I was moved when Claire saved him and cited the all to cliche line "I guess we're even then." I just solidified their relationship in my head. Before it was just a young girl fantasy about an older brother figure. Now, it is a great uncle-niece relationship that I know will prove important through out the show, even perhaps during the next few episodes.
Thursday, April 19, 2007
Jericho Gets Nuked
As Jericho is one of my personal favorite new shows this year, I am upset to report that I won't be watching any more. I have said in the past there is one thing that will make me stop watching a show. I have been accused of being a prude and of not understanding real life because of it too.
Last weeks episode had an allusion to the fact that Bonnie (Shoshannah Stern) had spent the night with her boyfriend at her house while Stanley (Bradley Beyer) was in New Bern. I started to question if I should even bother watching the show then. However, I couldn't determine if Bonnie was a teenager or not. While I had alway thought she wast, I didn't want to give up on the show just then.
According to Stern's IMBD bio, she is 26 years old. However, it isn't uncommon for television to have actors portray people younger (or older) than they really are. So, I decided to reserve judgment. Honestly, I was hoping that they would just drop the issue and let me watch in peace.
However, they continued the story this week, and during a conversation between Stanley and Mimi (Alicia Coppola), Bonnie's age is hinted to. She is referred to as a teenager, and it was specified that she was having sex with her boyfriend.
I struggled at that point. I love this show. While my interest in Jericho is starting to wane, I don't want to stop watching yet. I even contemplated not writing about it today and just letting the incident slide hoping that no one would notice my hypocrisy.
However, I can't do that. If I give in on one show, then I lose and those who are determined to normalize teen sex win. So, I am done with Jericho.
Before some of you start arguing that I don't know anything about teenagers, I want to point out, that yes I know teens are having sex. I also understand that sex is very much on most teenagers' minds. However, it isn't something that they should take casually, and too many television shows are treating this as a casual act.
I am also hopeful that there is still a large number of teens who are choosing to abstain. I am still waiting for a show that emphasizes that choice, and not as some fanatically religious reason for their choice. I am fine with religion being a part of the choice. I am just afraid that the media will make it some religious fanatical reason for the decision.
I predict that Jericho will lose a lot of viewers over the rest of this season, and I further predict that fewer will return for the next season. I am sure I am not the only person who feels this way. We need to have more viewers be more discerning about the shows they choose to watch. As for me, I am done with one of my favorite shows this year.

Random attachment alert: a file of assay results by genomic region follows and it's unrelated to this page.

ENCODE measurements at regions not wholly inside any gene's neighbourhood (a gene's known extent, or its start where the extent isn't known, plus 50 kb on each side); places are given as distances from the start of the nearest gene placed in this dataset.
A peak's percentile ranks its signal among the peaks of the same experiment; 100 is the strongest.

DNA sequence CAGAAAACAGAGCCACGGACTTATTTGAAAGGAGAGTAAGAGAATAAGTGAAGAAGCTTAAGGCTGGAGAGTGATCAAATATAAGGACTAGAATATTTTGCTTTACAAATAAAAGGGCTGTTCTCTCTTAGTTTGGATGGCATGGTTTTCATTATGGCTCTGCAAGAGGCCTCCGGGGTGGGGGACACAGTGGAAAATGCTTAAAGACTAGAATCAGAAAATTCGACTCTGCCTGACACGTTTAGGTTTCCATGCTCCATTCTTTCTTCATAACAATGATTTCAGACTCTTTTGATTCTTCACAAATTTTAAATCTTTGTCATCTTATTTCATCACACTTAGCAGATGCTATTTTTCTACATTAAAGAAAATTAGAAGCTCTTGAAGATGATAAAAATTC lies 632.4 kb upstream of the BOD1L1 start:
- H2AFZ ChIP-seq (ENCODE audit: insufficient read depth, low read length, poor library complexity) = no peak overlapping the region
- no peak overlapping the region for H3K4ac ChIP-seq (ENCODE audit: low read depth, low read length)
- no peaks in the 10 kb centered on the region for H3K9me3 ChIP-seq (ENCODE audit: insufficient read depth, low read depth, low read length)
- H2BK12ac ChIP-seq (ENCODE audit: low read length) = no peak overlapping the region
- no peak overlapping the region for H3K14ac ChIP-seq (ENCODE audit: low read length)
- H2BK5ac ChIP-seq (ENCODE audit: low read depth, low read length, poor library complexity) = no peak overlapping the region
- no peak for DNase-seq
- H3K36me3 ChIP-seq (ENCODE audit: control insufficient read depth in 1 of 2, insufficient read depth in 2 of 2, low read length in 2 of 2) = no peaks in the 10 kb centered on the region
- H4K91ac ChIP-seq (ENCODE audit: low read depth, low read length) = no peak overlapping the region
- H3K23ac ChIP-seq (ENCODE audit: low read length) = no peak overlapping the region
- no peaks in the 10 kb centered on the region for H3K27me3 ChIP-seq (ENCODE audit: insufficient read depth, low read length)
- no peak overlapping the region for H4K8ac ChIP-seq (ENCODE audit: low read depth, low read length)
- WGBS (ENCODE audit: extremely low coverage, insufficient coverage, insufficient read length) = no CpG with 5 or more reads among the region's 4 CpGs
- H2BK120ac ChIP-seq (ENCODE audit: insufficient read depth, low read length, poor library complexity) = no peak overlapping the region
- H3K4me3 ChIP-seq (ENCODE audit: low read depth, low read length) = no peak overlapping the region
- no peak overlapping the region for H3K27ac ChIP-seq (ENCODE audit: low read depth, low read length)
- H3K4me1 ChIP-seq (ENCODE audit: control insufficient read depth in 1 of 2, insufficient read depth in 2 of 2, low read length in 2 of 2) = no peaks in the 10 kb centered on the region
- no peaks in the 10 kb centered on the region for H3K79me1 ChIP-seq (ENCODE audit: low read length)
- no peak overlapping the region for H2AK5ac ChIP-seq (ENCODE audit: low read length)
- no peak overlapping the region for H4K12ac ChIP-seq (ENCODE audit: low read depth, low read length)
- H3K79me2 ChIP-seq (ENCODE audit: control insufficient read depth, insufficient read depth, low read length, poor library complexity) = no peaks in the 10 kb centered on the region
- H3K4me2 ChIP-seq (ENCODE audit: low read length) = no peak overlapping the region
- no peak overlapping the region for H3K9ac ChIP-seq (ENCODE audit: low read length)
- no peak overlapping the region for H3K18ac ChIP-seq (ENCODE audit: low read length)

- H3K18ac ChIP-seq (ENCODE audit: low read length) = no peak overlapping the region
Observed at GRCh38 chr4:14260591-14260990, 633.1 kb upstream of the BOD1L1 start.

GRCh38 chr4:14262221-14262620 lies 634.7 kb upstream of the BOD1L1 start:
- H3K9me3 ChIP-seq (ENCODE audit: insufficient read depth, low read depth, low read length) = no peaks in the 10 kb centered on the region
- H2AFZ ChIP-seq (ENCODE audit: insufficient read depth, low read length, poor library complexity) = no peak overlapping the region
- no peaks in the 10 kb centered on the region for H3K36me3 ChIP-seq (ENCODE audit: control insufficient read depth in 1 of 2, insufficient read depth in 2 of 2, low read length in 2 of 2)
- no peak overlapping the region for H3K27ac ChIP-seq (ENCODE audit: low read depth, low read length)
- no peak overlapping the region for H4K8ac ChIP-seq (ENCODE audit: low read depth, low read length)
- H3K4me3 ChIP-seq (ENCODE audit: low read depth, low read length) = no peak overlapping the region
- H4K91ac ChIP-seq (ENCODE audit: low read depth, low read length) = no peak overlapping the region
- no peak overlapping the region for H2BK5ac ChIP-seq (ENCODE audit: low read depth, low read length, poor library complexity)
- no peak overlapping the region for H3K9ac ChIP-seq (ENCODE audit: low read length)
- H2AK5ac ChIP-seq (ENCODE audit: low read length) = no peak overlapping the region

Saturday, March 31, 2007
Imaginary Raines EntertainsWhen I first read about Raines, I was wondering how many more talking to the dead shows we need. Then I realized that Detective Michael Raines (Jeff Goldblum) doesn't really talk to the dead. He just imagines them.
So, then I start wondering if we really need another Monk. However, after watching the past three episodes, I realize that this isn't Monk, and frankly, I think it is a lot better.
Prior to any of the first episode, Raines' partner, Detective Charlie Lincoln (Milka Yoba) was killed and Raines is taking it pretty hard. So hard, that he sees the victims that he is investigating as he works on their cases. He even talks to his old partner in his imagination.
He is not however seeing their ghosts. He only imagines them, and the victim's character is slow developed as Raines learns more about them. Last week's episode started with the victim all covered in seaweed and half eaten by fish, until Raines sees a photo. Then the victim becomes normal.
Last night's episode we see the victim's clothes changes as Raines learned more about her. She went from looking like a homeless woman, to a suburban mother like individual.
These imaginary individuals, however, don't tell Raines more than he already knows. Sure sometimes they help him talk through problems to understand possible solutions. However, they don't tell him anything more than he already knows.
It really creates a very interesting story line, and helps you to understand better how Raines puts the cases together. It really is an excellent literary tool.
It is a really interesting premise and is very enjoyable. The monologue at the beginning is a little too Dragnet, but it does work for this show, especially when you take into account that Raines talks to himself (or his imagination) throughout the show.
I will keep watching and enjoying Raines. It is perhaps the best new premier among this mid-seasons releases.